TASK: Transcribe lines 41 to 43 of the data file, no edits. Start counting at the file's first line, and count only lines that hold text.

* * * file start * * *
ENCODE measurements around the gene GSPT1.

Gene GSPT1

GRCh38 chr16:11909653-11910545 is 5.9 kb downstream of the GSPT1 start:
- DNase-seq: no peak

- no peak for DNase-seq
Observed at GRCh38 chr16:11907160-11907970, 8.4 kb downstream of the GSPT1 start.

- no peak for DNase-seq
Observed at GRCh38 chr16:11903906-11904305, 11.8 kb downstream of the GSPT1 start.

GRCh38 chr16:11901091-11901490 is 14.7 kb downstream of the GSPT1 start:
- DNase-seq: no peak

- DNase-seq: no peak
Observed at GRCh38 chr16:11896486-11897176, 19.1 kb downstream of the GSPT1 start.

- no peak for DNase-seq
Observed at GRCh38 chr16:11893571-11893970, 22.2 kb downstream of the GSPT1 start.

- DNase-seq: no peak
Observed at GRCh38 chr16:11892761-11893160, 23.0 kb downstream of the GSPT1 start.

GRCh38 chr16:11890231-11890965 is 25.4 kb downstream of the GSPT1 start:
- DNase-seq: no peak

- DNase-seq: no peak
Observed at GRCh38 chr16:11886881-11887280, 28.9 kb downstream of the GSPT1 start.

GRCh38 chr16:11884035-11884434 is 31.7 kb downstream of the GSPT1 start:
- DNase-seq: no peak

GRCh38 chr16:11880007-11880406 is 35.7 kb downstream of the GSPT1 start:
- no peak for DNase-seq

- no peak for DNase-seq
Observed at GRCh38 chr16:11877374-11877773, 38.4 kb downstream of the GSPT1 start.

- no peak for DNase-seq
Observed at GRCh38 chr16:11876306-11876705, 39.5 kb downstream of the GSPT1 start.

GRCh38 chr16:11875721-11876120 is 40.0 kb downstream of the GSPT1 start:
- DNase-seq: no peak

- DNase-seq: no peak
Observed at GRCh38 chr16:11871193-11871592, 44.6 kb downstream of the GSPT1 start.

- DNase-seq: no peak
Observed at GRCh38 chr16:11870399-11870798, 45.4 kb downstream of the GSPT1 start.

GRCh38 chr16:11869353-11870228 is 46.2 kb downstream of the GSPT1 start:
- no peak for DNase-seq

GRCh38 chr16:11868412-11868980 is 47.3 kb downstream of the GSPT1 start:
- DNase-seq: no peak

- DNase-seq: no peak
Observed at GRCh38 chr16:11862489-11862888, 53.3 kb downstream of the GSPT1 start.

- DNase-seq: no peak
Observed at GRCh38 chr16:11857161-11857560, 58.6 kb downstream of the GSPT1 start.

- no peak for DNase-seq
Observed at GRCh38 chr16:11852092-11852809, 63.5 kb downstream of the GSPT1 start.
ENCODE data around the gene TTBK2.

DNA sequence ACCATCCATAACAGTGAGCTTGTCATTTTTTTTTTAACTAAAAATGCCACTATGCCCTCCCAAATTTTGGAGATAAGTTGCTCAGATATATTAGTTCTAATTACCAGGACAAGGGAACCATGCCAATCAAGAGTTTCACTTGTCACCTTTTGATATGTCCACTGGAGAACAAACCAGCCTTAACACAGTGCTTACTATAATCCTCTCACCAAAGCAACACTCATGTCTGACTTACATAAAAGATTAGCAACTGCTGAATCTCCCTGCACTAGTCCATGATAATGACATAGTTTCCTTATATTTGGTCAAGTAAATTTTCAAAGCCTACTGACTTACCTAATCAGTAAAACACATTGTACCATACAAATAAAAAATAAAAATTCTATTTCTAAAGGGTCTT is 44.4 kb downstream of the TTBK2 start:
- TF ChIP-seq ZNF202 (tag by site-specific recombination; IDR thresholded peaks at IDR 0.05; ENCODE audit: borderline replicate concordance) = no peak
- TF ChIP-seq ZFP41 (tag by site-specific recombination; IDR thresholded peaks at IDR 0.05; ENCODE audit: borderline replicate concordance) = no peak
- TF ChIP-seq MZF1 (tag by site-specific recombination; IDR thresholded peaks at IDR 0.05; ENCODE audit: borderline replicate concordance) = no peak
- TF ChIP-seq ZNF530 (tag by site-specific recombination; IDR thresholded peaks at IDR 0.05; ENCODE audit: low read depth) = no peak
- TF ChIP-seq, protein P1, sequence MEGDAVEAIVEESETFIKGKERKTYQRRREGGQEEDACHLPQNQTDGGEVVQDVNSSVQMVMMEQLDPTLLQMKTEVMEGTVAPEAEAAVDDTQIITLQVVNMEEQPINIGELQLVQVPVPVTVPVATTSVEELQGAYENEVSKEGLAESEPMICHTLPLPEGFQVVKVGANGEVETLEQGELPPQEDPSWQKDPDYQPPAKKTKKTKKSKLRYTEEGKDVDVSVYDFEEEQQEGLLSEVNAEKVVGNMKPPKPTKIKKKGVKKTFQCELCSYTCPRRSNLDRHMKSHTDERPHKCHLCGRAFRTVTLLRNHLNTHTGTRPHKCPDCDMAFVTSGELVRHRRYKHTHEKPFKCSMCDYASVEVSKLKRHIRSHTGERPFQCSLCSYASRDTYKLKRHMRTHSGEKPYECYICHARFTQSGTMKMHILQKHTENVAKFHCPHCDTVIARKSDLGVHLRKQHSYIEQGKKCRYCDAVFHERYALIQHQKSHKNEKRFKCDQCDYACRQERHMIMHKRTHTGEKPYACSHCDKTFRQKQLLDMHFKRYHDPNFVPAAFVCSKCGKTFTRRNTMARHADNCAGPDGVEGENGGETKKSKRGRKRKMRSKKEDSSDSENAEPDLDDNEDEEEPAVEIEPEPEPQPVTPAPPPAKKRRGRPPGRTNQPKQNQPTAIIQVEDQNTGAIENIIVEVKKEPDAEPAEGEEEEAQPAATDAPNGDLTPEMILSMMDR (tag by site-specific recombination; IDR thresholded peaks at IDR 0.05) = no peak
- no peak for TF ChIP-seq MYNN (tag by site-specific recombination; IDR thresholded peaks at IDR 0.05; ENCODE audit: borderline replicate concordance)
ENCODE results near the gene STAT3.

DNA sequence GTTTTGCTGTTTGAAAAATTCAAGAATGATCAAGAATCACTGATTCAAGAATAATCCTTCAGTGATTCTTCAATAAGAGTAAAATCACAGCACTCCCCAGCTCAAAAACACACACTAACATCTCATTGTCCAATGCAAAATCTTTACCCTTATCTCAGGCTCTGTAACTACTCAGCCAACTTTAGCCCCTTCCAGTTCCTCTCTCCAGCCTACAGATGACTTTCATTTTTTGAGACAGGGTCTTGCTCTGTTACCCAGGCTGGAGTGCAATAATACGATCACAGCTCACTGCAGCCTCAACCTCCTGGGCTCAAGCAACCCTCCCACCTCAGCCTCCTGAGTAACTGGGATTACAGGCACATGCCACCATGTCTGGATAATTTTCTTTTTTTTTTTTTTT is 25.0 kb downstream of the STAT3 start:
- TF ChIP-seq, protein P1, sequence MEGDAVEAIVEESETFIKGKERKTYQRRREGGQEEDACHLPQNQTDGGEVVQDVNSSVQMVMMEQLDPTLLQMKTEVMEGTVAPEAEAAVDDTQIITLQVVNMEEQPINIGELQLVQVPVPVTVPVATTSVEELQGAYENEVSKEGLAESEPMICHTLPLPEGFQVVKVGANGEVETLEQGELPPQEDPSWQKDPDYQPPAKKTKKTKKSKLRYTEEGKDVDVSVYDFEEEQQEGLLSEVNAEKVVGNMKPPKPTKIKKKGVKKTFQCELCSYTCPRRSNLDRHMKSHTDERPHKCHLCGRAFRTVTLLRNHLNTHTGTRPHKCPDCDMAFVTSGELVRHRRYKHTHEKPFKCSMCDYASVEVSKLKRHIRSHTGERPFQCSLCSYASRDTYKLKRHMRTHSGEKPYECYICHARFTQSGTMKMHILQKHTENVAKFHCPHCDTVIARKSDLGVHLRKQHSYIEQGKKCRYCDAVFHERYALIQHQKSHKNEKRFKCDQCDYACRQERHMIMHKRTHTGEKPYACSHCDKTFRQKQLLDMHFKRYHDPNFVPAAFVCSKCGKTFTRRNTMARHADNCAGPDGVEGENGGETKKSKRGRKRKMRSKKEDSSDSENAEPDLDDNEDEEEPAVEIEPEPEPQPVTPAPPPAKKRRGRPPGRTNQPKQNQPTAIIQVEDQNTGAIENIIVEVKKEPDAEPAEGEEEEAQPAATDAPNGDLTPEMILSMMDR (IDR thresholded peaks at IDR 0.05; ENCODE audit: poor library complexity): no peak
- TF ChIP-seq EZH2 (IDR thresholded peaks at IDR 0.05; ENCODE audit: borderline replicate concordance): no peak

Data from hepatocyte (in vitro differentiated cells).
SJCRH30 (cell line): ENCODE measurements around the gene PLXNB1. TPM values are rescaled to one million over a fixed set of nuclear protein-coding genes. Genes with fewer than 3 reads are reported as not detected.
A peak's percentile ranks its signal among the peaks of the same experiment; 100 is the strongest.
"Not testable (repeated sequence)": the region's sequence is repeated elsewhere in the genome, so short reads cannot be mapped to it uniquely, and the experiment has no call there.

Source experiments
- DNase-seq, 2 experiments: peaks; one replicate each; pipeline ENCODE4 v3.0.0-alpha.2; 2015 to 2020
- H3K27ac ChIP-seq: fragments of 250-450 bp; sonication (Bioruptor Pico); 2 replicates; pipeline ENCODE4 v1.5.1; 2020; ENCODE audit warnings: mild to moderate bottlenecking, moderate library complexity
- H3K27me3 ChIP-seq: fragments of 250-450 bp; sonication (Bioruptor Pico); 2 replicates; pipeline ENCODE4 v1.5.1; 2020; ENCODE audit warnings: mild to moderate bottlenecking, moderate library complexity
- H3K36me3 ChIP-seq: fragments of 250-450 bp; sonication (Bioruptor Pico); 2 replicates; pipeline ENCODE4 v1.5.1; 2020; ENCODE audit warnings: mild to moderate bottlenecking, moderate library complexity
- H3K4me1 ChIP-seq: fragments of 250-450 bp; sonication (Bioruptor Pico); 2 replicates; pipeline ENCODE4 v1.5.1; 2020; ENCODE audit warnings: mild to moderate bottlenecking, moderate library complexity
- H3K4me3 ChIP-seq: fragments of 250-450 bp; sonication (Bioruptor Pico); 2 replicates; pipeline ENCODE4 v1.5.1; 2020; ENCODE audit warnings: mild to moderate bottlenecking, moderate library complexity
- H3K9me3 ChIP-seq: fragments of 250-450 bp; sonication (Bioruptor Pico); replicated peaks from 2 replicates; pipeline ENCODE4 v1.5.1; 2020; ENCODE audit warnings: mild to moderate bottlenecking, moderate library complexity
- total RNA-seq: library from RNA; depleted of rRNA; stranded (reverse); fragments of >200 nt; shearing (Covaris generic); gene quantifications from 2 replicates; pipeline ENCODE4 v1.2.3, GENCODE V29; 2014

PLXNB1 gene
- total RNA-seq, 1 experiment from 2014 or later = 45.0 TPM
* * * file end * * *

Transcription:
- DNase-seq: no peak
Observed at GRCh38 chr16:11857161-11857560, 58.6 kb downstream of the GSPT1 start.

- no peak for DNase-seq